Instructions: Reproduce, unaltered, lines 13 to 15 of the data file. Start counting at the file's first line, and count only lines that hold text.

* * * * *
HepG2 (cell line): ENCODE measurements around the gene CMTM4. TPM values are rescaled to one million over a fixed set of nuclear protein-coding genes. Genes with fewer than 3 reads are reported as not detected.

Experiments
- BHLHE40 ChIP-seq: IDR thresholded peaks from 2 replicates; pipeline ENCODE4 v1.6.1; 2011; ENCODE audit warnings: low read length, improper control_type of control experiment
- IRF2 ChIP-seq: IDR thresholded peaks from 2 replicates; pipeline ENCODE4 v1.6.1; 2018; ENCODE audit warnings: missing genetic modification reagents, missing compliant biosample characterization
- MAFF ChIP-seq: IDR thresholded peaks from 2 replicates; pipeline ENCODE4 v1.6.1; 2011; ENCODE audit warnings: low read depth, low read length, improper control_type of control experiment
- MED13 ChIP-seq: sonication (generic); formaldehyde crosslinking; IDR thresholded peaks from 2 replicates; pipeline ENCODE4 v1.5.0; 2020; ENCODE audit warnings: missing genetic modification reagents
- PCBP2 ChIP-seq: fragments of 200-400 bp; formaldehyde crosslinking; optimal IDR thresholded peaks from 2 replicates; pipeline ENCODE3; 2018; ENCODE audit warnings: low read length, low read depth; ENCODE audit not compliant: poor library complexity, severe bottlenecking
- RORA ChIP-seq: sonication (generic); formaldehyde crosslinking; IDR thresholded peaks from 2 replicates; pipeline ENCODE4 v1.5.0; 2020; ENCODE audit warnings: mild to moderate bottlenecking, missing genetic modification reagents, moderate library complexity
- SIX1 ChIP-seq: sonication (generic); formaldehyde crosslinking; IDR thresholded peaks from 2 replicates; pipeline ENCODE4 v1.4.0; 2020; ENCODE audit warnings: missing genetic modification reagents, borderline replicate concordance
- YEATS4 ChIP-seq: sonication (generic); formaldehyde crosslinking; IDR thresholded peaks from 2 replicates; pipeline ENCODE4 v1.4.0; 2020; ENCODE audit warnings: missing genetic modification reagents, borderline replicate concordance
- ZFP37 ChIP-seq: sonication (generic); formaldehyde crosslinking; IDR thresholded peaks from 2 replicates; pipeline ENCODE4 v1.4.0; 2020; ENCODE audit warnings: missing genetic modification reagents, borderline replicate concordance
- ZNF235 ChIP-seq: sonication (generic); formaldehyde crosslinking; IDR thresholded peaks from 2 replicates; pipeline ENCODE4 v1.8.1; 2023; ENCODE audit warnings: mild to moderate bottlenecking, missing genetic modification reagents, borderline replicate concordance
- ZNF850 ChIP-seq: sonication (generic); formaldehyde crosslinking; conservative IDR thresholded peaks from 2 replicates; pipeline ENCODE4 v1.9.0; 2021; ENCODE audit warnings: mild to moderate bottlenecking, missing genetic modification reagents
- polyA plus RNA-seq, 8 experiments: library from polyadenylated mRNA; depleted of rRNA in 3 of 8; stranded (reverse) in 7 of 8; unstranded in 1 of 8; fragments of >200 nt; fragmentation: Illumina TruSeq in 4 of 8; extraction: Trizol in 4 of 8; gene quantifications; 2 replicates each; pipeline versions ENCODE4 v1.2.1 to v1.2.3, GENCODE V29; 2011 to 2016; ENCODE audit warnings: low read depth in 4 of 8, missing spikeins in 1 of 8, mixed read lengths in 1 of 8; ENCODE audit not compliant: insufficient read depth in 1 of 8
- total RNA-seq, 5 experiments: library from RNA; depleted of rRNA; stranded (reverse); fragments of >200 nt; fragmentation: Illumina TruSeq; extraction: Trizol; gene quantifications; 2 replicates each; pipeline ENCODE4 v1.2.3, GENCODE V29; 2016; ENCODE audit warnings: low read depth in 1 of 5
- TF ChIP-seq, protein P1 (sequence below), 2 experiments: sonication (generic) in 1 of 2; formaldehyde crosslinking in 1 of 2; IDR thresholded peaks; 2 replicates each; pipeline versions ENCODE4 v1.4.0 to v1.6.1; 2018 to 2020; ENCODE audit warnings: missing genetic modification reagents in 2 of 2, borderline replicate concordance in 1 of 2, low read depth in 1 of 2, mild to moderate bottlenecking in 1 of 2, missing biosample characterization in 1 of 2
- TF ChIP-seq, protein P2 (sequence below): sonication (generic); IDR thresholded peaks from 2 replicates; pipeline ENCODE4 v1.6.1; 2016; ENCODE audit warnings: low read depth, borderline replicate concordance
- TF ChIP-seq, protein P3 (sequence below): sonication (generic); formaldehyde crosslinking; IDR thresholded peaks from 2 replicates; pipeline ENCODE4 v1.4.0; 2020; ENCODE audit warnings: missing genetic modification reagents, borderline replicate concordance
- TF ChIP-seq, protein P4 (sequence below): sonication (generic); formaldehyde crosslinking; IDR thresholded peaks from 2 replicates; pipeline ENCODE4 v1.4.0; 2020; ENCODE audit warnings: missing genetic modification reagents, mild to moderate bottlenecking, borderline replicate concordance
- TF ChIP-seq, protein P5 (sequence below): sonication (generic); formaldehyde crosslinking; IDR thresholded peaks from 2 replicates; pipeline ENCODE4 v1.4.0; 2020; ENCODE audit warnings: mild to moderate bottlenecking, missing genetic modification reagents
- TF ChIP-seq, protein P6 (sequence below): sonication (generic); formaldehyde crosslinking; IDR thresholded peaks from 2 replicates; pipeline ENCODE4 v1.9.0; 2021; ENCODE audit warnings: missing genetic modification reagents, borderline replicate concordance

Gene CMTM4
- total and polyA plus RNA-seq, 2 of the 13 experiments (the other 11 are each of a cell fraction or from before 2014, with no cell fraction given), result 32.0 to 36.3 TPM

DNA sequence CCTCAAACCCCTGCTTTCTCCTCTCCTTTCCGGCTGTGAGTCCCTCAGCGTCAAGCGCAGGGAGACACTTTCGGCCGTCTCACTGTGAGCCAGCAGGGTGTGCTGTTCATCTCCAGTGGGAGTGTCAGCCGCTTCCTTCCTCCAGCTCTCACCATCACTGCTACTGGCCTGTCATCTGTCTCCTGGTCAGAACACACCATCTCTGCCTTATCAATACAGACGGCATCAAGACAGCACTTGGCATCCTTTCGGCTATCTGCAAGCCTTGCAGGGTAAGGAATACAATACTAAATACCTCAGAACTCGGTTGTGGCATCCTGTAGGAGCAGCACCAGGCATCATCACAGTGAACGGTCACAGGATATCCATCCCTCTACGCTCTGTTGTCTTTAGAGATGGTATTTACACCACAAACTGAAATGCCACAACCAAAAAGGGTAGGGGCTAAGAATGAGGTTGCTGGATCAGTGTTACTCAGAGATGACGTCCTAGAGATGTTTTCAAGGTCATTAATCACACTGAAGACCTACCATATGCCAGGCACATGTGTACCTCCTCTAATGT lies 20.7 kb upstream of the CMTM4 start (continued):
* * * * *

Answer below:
- ZNF850 ChIP-seq: sonication (generic); formaldehyde crosslinking; conservative IDR thresholded peaks from 2 replicates; pipeline ENCODE4 v1.9.0; 2021; ENCODE audit warnings: mild to moderate bottlenecking, missing genetic modification reagents
- polyA plus RNA-seq, 8 experiments: library from polyadenylated mRNA; depleted of rRNA in 3 of 8; stranded (reverse) in 7 of 8; unstranded in 1 of 8; fragments of >200 nt; fragmentation: Illumina TruSeq in 4 of 8; extraction: Trizol in 4 of 8; gene quantifications; 2 replicates each; pipeline versions ENCODE4 v1.2.1 to v1.2.3, GENCODE V29; 2011 to 2016; ENCODE audit warnings: low read depth in 4 of 8, missing spikeins in 1 of 8, mixed read lengths in 1 of 8; ENCODE audit not compliant: insufficient read depth in 1 of 8
- total RNA-seq, 5 experiments: library from RNA; depleted of rRNA; stranded (reverse); fragments of >200 nt; fragmentation: Illumina TruSeq; extraction: Trizol; gene quantifications; 2 replicates each; pipeline ENCODE4 v1.2.3, GENCODE V29; 2016; ENCODE audit warnings: low read depth in 1 of 5